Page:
This weekend's entertainments included a viewing of the new film Vantage Point and yet another use of my St. Louis Symphony Orchestra "Winter Pass."
Vantage Point is a plot-driven, action-packed thriller that begins with the President of the U.S. being assassinated, followed closely by a bombing, in a public square in Salamanca, Spain. Only, nothing is quite what it seems at first. The same events are played over and over again (until one could hear a sigh of resignation rise up from the audience), each time from a different character's point of view, until what REALLY happened is revealed. By which time a sharp-eyed film aficionado will probably have guessed most of it anyway.
Nevertheless, the film ratchets the tension up degree by degree, and there is plenty of running, shooting, and blowing things up to keep you from spending too much time trying to figure things out. So it's just possible that your mind will be (a little bit) blown by the cunning revelations at the end of the film. More likely, you will feel that you have been hypnotized and brainwashed, so clearly will you recall many events that you have seen repeated again and again. You will probably also feel an urge to stay indoors for a while, after seeing so many ways a person can get hurt on the street.
The film utilizes a large and international cast, including some big-name Hollywood faces who, in some cases, surprise you mostly by how little time they spend on screen. Appearing in no particular order: William Hurt as the president (both of him); Sigourney Weaver as a snarky TV news producer; Dennis Quaid as the shell-shocked Secret Service agent who is a surprised as anybody else when he turns out to be a hero; Forest Whitaker as an American tourist whose camcorder captures way more than he bargained for; Matthew Fox of TV's Lost as another Secret Service guy; Bruce McGill as one of the President's handlers; and a bunch of other people I am too tired to IMDB for you, so the rest is up to you.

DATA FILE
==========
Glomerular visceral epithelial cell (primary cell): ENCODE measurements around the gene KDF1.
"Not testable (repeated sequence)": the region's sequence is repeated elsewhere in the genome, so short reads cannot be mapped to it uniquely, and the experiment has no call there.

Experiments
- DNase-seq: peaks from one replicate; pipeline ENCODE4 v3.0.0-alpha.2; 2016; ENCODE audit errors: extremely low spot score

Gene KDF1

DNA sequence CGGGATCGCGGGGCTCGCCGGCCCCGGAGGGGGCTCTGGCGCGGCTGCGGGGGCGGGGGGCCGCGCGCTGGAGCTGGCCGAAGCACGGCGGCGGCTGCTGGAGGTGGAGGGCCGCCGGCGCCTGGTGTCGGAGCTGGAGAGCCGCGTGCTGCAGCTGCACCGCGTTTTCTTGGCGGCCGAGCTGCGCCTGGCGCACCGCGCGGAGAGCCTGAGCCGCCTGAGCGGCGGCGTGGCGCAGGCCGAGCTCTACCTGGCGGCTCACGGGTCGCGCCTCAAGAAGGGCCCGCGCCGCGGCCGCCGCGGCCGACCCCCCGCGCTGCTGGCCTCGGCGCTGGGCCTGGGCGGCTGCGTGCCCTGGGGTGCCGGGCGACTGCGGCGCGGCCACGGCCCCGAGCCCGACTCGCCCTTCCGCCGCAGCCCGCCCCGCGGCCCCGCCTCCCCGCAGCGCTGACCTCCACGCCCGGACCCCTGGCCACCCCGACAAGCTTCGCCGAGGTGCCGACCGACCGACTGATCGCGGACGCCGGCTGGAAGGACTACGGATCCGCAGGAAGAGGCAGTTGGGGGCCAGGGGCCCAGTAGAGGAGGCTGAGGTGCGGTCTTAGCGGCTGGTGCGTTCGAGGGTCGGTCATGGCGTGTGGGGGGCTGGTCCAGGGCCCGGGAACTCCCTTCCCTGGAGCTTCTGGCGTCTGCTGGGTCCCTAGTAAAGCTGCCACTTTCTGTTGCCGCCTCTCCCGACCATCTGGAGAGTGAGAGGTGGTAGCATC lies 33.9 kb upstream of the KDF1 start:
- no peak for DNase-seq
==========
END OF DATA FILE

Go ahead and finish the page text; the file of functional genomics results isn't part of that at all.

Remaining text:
The concert, on the other hand, was full of music united by a "domestic" theme. The first piece was Richard Wagner's Siegfried Idyll, a warm, gentle, loving piece he wrote for his wife Cosima after their first year of marriage, and the birth of their son Siegfried (who, together with the Idyll, was named after the opera Wagner was working on at the time. The opera shared some themes with the Idyll as well). The story of how the piece was first performed - by handpicked musicians, on the staircase of the Wagner family's lake house in Switzerland, as Cosima awoke on the morning of her birthday - evokes very Romantic feelings, and prompts many people to wonder what it must have felt like to wake up to the sounds of the strings playing the soft opening bars from outside the room.
The music may have awakened Cosima, but it had the opposite effect on me. I struggled to stay awake through 20 minutes of prettiness that gushed forth in a continuous stream without any point of rest, without much tension or drama, without seeming able to complete a single thought until the very end. Wagner can be trying, I find, but at least most of the time he is carrying forward some dramatic scenario which gives you something to focus on. Not so with the Siegfried Idyll.